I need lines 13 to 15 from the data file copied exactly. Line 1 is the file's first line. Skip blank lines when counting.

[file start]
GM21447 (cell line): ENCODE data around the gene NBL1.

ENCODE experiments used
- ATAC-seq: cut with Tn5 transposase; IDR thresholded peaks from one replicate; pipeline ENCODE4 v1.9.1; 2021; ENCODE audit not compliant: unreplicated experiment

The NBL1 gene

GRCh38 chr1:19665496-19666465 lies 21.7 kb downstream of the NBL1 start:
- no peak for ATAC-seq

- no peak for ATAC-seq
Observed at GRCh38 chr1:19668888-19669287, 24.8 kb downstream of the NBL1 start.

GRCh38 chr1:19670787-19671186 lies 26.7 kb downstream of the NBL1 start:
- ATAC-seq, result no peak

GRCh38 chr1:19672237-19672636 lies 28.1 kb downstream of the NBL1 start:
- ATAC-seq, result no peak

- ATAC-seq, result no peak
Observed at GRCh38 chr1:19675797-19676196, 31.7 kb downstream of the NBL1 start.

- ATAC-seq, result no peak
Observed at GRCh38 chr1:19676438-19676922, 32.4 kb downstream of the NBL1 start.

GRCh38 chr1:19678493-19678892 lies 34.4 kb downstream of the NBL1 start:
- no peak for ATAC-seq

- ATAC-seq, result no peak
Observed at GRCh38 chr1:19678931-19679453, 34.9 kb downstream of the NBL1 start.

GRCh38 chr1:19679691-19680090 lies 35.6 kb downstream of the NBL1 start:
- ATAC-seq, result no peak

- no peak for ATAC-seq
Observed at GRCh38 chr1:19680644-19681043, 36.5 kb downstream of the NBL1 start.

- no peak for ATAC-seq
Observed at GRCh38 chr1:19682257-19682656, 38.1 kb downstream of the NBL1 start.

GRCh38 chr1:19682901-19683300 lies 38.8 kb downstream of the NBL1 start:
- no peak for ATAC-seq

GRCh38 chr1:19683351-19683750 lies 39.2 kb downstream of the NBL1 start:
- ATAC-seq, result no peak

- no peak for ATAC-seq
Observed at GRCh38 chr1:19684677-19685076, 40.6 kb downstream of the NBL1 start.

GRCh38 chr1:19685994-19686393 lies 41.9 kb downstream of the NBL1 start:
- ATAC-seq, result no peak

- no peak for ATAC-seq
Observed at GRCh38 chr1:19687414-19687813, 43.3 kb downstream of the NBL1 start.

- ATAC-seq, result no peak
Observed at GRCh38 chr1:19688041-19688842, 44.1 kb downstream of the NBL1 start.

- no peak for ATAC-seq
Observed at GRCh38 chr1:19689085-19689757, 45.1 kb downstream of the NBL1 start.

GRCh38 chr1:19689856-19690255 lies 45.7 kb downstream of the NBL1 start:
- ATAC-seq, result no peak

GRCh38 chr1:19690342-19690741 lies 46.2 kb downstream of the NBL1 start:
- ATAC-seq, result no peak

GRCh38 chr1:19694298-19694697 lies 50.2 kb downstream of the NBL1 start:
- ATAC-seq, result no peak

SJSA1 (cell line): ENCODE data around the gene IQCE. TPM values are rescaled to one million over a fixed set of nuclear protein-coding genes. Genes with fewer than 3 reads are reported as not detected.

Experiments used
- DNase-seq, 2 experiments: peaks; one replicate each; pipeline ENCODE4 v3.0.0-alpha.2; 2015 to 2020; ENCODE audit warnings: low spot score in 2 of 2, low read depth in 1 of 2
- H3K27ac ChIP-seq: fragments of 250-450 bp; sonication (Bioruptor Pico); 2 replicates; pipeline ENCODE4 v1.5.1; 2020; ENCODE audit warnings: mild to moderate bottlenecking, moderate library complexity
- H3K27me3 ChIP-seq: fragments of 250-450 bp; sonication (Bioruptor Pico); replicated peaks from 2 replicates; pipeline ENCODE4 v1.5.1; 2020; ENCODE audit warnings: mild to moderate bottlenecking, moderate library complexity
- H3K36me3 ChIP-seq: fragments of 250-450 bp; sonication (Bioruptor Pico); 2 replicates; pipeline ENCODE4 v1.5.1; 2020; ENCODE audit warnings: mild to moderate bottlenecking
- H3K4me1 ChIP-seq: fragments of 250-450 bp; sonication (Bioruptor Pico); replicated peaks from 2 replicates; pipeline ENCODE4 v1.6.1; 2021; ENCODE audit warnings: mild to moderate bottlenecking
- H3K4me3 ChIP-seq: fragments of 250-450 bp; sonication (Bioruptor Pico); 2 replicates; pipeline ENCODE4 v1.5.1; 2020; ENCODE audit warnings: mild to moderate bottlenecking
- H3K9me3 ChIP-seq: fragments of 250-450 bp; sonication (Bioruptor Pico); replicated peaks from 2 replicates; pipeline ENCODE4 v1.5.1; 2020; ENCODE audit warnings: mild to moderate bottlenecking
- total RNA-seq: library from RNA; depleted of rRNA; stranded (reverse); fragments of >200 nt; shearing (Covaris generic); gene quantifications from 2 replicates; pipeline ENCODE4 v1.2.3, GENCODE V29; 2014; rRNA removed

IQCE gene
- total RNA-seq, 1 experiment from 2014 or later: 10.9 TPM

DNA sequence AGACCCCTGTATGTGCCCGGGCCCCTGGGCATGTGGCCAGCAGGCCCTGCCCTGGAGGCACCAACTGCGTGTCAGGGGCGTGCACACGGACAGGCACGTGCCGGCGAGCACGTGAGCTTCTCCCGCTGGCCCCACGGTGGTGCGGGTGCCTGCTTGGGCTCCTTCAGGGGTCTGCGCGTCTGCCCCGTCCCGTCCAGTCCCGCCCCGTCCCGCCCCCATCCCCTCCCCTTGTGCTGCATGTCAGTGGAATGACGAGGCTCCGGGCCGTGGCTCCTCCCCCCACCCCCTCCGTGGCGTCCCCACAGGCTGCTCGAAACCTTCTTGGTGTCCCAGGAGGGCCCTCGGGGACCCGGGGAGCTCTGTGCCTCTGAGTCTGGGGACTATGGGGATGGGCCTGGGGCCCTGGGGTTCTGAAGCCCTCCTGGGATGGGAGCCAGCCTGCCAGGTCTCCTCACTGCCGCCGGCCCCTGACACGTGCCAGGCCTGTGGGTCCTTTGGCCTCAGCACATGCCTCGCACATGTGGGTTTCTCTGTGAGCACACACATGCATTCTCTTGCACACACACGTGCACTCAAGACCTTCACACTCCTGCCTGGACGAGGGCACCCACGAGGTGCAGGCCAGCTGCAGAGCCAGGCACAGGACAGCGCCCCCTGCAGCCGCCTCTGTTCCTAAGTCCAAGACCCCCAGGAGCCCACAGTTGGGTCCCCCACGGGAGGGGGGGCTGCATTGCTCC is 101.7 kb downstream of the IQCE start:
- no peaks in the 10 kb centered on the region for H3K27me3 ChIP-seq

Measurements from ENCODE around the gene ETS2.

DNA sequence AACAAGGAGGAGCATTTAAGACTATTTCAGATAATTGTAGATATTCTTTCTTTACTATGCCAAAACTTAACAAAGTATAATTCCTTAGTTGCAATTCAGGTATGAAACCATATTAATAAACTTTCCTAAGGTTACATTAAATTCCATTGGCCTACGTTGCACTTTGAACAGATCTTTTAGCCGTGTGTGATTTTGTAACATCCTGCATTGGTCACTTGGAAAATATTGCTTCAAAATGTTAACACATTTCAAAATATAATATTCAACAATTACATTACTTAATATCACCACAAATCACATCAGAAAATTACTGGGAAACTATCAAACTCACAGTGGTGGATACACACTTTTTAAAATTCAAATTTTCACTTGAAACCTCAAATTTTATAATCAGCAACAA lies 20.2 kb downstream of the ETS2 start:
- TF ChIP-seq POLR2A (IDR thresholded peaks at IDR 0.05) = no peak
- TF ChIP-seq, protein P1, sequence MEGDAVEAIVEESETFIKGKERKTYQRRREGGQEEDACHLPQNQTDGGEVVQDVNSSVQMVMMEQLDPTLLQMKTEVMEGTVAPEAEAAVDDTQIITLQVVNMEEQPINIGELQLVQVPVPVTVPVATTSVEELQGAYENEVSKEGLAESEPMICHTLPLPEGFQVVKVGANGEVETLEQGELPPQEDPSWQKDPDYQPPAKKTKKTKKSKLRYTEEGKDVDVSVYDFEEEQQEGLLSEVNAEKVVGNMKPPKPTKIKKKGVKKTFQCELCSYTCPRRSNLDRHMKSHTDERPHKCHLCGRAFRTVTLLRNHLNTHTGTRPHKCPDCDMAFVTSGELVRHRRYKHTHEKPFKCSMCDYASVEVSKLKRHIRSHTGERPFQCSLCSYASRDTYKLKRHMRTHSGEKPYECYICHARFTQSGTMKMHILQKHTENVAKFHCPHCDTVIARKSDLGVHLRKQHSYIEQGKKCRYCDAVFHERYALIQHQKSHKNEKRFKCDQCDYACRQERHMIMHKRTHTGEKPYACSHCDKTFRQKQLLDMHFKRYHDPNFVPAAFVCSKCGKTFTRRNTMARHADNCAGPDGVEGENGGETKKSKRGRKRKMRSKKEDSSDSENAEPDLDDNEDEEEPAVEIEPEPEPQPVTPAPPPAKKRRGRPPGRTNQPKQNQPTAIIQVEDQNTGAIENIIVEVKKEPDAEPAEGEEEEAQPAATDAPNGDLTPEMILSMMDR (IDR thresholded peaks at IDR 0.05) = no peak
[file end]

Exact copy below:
- ATAC-seq, result no peak
Observed at GRCh38 chr1:19675797-19676196, 31.7 kb downstream of the NBL1 start.

- ATAC-seq, result no peak